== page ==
I opened my hours and gazed at the blaze of light that was slowly creeping up the slopes around me. And a feeling of awe broke the shackles of sleep that had me tied down to my seat. And then…total disbelief. I sat up and rubbed my eyes, totally sure that I was dreaming. And then again and again. And then I just shouted…L! L! Bear! Bear!
There was a dark brown grizzly clambering up the mountain, very very close to the road. And then before I regained my breath, there was another one right in front of us.
Just to give you a bit more context, we were in a Greyhound bus, travelling from Vancouver to Jasper National Park. As the day melted into the night, and night unwrapped itself into dawn, I had marveled at the sheer majesty of the mountains around me. It was pure, unadulterated, “in your face” splendor. There’s no other way to describe the beauty of the place. But nothing had prepared me for this.
This was not the first time we had seen a bear in Canada. And it wouldn’t be the last. But this memory was special. The bear on his legs, almost standing straight like a human being, his “hands” being used for support, as he climbed the rocks. And the sun slowly embracing the bright blue sky as the mountains towered over us.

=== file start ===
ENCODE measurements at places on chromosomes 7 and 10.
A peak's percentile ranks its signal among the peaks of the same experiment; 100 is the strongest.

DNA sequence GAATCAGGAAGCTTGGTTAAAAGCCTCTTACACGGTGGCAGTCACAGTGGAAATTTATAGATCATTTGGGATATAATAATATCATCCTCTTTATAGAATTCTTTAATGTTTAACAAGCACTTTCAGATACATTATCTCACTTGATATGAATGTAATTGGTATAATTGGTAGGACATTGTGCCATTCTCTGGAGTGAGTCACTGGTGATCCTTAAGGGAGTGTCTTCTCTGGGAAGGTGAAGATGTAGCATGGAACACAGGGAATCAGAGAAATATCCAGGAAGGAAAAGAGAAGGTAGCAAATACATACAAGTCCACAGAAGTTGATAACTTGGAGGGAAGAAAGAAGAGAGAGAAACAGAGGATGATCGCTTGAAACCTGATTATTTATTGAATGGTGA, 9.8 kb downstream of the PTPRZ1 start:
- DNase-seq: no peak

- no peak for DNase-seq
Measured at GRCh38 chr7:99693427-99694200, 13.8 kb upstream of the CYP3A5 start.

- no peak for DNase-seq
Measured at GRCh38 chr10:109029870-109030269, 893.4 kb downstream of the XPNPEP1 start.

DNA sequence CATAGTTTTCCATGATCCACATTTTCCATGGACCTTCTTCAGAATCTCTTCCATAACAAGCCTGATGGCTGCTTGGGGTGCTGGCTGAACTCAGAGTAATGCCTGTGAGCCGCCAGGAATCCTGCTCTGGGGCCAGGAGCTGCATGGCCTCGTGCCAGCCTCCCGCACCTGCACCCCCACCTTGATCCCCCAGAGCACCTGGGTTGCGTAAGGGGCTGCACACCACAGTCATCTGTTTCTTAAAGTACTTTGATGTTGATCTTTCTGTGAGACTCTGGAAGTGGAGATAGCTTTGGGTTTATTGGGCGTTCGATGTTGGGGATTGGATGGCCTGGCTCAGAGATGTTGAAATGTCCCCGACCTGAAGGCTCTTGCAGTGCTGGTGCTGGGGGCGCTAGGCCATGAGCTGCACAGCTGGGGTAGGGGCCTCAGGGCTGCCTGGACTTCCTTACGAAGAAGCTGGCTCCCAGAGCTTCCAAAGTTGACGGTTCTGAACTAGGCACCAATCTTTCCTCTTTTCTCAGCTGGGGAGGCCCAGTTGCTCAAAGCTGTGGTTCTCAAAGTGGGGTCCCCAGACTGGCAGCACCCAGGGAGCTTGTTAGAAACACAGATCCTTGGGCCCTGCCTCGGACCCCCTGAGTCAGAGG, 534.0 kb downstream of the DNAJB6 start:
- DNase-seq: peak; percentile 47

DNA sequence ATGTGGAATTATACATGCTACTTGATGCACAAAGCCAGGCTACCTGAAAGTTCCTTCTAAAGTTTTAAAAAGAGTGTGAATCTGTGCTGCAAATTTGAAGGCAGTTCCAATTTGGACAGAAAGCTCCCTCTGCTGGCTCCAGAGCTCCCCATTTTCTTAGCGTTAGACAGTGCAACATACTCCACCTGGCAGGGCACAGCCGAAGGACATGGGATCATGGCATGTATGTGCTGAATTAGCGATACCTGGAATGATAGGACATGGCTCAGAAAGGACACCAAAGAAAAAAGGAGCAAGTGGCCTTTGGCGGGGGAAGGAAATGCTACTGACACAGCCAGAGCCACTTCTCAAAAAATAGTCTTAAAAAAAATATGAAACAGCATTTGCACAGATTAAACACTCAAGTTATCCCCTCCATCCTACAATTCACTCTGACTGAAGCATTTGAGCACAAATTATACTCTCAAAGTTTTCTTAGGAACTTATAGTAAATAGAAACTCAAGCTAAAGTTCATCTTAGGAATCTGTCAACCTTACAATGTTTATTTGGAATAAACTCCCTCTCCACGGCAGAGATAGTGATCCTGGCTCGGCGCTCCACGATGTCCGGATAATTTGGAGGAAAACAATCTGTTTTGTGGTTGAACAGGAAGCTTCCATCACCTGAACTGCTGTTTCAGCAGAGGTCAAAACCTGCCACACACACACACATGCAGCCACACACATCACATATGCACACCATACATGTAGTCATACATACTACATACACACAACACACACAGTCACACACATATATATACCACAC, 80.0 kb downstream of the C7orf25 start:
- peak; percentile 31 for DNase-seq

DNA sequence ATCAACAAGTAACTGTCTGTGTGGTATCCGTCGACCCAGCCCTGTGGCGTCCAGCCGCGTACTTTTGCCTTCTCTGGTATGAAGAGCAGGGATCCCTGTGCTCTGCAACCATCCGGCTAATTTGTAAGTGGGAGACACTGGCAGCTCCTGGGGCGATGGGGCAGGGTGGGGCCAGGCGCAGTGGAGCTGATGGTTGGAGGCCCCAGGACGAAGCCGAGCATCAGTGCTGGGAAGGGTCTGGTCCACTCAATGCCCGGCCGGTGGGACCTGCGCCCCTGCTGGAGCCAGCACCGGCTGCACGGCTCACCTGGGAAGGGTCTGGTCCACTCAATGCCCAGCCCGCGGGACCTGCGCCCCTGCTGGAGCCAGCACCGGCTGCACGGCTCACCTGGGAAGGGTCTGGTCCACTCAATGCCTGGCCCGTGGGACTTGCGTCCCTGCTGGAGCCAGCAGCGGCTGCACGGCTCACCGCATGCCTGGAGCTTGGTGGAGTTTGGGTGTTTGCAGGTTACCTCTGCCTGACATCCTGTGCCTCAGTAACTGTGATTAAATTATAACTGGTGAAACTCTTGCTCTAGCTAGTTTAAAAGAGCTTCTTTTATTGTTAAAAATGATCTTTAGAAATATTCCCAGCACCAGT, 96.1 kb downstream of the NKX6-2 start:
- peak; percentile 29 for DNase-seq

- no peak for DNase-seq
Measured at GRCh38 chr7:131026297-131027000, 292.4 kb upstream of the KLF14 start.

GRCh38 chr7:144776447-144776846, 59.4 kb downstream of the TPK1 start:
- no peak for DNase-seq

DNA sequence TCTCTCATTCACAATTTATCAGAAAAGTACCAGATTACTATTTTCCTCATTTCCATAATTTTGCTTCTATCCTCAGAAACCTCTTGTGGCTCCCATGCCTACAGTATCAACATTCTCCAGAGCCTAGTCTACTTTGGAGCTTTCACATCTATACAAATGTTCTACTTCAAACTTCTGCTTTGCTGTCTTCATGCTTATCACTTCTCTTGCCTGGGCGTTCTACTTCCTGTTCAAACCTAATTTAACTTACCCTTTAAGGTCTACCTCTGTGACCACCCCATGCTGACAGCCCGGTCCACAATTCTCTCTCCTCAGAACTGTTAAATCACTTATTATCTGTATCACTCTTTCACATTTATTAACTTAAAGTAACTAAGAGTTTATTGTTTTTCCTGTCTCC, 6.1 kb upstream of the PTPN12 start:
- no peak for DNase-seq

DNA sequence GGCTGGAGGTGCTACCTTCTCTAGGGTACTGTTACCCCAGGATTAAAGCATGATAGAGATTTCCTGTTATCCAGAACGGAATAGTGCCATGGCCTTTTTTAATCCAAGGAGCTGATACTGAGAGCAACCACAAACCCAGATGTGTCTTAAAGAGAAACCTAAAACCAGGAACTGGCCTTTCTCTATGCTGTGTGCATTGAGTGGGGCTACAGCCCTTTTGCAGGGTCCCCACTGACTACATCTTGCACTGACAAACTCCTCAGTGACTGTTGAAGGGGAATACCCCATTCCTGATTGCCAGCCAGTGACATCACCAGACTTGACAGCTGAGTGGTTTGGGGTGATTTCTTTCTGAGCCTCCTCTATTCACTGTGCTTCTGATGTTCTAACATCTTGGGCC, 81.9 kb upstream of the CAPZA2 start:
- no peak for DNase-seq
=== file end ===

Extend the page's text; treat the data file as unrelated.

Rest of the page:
We had been unusually lucky. A few days back we had gone Bear watching in Tofino, and seen an unprecedented 7 bears. The icing of the cake was that one of them was a mama bear with two cubs! The cutest sight ever! Later a friend saw the pics and in a spurt of adoring “aww” affection, remarked that she would love to cuddle the babies. I had to share this fun fact with her – a grown up grizzly can flick a 50 kilo rock with one paw! How’s that?
As a number of hikers in Canada would tell you, it’s unlikely that you will not see a bear in Canada. But on the off-chance that you wont, or that you won’t go hiking, you could go for a bear watching tour like we did. We chose two companies Ocean Outfitters and Remote Passages and both were great trips. The trip is on a Zodiac around the islands and you get a real feel of elements. The guides are pretty knowledgeable and competent and help you with all the necessary information. Tofino is located in a region called Clayoquot Sound in British Columbia, comprising of a group of land and marine inlets, all draining into a central marine catchment area. Known for it’s winter storms, it’s also popular for surfing, whale watching, and of course it’s beautiful beaches and trails.
How to get to Tofino:
Air: I am told that there are several airlines that have scheduled flights from Vancouver to Tofino. But I wouldn’t recommend this.
Ferry: BC Ferries provides services from Vancouver to Vancouver Island (Nanaimo). We boarded the BC Ferries terminal from Horseshoe bay to Vancouver Island. The trip is roughly 1.5 hours. Tofino is accessible directly by car or bus from Vancouver Island.
Where to stay: Since Tofino is quite popular, there are a quite options for accommodation. We chose to stay in the luxurious Pacific Sands resort, and I would totally recommend it. There are also quite a few budget and mid-range hotels as well.
Things to do (in addition to bear watching):
- Whale watching
- Hiking in the rainforests (yeah, you read that right. Canada has rain forests)
My friend L and R, who are my biggest travel inspirations, did the research for all of our Tofino trip. For more information, check out their site at : http://www.twoboots.in/